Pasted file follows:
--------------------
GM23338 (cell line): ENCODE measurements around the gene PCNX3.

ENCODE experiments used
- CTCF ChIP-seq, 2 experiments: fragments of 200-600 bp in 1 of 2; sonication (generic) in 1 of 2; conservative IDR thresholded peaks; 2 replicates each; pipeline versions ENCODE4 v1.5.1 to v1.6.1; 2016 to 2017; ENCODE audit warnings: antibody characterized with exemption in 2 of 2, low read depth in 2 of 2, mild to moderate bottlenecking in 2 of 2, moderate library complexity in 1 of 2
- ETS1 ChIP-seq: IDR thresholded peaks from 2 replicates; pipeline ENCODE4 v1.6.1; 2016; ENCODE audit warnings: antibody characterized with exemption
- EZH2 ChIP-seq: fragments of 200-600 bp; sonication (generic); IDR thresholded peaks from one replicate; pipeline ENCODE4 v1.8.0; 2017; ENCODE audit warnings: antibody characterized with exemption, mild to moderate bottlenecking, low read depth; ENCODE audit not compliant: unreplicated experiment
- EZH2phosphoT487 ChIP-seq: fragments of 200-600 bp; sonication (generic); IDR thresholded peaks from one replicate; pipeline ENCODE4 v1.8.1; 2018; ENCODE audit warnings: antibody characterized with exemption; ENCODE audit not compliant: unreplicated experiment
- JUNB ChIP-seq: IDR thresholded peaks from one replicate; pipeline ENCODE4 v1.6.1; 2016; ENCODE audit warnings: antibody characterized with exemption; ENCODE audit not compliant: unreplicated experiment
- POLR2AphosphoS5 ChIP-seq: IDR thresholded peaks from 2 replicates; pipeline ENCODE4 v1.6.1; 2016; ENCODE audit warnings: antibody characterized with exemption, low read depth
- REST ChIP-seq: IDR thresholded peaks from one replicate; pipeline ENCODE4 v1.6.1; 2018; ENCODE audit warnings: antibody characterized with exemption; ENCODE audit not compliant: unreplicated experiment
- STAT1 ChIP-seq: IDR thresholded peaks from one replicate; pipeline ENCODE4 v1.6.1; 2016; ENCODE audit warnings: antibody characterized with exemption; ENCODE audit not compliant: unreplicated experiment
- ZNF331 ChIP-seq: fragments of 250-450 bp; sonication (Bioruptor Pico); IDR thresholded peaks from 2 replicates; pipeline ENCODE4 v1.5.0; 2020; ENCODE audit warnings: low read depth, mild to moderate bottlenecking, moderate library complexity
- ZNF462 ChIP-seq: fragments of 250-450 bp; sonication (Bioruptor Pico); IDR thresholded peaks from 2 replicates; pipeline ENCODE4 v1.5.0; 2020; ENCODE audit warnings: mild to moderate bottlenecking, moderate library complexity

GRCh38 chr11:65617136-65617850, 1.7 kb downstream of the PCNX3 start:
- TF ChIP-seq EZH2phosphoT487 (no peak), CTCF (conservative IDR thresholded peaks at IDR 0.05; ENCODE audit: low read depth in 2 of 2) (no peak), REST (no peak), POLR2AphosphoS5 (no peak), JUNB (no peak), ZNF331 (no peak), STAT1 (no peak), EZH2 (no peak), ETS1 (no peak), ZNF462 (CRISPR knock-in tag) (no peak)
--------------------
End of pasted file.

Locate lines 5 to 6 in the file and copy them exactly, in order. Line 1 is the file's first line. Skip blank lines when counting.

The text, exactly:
- EZH2 ChIP-seq: fragments of 200-600 bp; sonication (generic); IDR thresholded peaks from one replicate; pipeline ENCODE4 v1.8.0; 2017; ENCODE audit warnings: antibody characterized with exemption, mild to moderate bottlenecking, low read depth; ENCODE audit not compliant: unreplicated experiment
- EZH2phosphoT487 ChIP-seq: fragments of 200-600 bp; sonication (generic); IDR thresholded peaks from one replicate; pipeline ENCODE4 v1.8.1; 2018; ENCODE audit warnings: antibody characterized with exemption; ENCODE audit not compliant: unreplicated experiment